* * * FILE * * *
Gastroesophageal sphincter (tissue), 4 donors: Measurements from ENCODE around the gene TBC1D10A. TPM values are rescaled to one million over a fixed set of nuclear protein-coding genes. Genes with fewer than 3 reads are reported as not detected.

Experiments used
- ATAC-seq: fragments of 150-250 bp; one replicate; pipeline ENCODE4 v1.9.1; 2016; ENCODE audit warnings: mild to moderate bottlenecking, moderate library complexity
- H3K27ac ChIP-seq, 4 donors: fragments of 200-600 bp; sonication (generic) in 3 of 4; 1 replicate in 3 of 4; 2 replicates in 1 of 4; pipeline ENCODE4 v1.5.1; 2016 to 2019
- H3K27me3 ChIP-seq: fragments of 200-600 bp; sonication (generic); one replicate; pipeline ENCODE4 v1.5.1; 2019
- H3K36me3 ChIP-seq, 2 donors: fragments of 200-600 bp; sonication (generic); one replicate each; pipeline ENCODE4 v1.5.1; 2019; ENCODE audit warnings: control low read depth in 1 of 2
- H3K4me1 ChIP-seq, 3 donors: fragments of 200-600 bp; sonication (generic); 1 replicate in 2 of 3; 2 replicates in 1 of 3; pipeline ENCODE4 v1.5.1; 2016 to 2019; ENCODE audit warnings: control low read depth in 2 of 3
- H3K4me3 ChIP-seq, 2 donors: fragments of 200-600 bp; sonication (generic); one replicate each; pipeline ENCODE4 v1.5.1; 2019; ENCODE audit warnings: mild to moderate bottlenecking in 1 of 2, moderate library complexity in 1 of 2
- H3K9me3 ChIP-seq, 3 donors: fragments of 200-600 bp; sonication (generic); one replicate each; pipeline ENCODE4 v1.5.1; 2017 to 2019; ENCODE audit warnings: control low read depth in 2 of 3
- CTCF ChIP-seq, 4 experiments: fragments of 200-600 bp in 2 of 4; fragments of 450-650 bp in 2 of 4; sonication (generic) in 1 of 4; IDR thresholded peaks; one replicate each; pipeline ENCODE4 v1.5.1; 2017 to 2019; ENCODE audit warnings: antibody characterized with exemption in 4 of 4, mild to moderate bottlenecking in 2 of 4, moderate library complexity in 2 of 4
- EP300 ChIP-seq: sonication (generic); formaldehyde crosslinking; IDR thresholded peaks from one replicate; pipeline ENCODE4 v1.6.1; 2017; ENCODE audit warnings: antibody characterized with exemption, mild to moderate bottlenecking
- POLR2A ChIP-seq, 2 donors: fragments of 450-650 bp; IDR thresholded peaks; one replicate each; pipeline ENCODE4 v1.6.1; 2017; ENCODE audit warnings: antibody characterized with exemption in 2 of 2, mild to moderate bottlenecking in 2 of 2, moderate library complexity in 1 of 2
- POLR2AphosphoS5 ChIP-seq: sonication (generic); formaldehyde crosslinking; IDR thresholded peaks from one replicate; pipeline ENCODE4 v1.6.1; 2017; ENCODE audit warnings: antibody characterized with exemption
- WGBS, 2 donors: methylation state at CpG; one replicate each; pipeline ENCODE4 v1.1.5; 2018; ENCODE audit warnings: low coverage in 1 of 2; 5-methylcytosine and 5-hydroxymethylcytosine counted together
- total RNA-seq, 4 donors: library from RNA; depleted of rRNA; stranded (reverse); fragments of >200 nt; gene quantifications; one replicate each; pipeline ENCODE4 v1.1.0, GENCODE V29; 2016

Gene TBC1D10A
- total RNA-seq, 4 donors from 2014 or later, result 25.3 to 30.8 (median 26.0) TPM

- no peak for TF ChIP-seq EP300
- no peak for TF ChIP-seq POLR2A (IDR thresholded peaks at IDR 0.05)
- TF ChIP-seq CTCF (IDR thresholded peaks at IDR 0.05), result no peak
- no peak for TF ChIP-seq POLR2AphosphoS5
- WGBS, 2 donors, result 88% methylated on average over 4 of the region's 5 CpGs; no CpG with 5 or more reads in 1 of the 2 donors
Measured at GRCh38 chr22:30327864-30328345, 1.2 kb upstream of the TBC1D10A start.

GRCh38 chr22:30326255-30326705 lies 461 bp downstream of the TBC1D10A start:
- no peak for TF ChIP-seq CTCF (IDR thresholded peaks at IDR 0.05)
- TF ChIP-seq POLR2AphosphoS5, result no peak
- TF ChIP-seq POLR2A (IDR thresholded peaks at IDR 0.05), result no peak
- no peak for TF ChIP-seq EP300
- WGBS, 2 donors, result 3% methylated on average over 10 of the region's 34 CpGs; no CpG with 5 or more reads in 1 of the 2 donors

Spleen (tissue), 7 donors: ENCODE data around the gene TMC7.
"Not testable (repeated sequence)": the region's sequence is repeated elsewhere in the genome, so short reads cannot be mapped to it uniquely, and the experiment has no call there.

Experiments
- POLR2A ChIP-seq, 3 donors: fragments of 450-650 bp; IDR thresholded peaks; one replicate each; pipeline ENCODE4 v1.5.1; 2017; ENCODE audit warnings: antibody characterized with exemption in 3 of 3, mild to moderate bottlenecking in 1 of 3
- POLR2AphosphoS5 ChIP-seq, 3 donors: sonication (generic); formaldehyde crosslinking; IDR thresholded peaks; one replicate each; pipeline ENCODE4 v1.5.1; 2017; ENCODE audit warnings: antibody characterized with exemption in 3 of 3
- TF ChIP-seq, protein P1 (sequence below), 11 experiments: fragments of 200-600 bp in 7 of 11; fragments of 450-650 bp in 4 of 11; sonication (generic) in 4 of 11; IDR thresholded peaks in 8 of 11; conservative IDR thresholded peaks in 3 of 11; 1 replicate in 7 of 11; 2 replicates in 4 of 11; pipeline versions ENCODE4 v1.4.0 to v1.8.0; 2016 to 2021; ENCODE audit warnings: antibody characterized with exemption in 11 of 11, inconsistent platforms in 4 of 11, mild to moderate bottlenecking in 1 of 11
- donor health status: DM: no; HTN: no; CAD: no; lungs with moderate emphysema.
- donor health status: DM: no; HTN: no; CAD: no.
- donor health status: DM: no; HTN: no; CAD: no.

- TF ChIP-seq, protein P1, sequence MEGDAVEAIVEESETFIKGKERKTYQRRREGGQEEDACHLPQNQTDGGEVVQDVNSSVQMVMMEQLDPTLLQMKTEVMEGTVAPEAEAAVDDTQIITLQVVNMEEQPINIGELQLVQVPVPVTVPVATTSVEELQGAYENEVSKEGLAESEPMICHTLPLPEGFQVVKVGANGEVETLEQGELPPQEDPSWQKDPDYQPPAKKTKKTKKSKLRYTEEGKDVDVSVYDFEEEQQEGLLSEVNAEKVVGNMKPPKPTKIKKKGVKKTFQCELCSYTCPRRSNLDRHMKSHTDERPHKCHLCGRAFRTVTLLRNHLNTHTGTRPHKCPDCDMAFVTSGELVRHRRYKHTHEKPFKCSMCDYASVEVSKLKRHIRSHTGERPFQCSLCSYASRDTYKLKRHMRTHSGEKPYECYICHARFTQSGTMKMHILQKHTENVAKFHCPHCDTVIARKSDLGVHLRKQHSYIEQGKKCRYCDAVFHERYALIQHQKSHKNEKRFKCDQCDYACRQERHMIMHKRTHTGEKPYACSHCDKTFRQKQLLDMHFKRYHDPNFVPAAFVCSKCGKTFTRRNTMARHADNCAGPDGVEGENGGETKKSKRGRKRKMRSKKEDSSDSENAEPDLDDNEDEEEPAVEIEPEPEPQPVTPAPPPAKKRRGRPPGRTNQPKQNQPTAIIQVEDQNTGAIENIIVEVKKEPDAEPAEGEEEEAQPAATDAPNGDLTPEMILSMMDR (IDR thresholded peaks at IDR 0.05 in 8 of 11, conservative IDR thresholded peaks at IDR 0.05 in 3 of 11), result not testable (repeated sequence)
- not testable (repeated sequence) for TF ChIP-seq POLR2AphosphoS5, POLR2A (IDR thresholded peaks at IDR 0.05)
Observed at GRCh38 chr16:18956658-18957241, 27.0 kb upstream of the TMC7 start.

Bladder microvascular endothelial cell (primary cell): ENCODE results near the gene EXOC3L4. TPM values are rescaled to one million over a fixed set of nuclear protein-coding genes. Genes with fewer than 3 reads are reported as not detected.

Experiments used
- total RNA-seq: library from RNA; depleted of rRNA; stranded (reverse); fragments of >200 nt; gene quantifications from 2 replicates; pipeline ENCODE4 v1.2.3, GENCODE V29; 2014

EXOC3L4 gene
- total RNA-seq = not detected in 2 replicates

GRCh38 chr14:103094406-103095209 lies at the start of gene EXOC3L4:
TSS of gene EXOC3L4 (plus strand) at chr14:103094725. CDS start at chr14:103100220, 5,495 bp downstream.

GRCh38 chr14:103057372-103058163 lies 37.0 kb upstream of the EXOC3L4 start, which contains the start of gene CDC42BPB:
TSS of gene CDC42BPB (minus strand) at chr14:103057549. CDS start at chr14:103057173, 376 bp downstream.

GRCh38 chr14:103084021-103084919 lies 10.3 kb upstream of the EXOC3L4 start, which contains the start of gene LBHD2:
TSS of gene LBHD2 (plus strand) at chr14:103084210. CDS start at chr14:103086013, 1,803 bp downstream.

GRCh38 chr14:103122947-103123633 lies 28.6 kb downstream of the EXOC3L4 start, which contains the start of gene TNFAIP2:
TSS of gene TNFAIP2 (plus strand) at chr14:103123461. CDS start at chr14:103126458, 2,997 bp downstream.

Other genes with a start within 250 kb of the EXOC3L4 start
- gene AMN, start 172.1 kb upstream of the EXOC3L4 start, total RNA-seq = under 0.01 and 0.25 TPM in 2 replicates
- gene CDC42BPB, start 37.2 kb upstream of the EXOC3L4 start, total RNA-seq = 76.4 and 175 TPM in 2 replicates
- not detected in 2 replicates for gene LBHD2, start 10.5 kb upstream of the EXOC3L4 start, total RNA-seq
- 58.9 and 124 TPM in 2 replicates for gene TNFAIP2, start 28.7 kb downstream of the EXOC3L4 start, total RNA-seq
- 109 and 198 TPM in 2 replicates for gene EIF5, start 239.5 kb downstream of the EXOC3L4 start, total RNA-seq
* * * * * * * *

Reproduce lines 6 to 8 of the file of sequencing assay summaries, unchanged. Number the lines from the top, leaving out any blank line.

- H3K36me3 ChIP-seq, 2 donors: fragments of 200-600 bp; sonication (generic); one replicate each; pipeline ENCODE4 v1.5.1; 2019; ENCODE audit warnings: control low read depth in 1 of 2
- H3K4me1 ChIP-seq, 3 donors: fragments of 200-600 bp; sonication (generic); 1 replicate in 2 of 3; 2 replicates in 1 of 3; pipeline ENCODE4 v1.5.1; 2016 to 2019; ENCODE audit warnings: control low read depth in 2 of 3
- H3K4me3 ChIP-seq, 2 donors: fragments of 200-600 bp; sonication (generic); one replicate each; pipeline ENCODE4 v1.5.1; 2019; ENCODE audit warnings: mild to moderate bottlenecking in 1 of 2, moderate library complexity in 1 of 2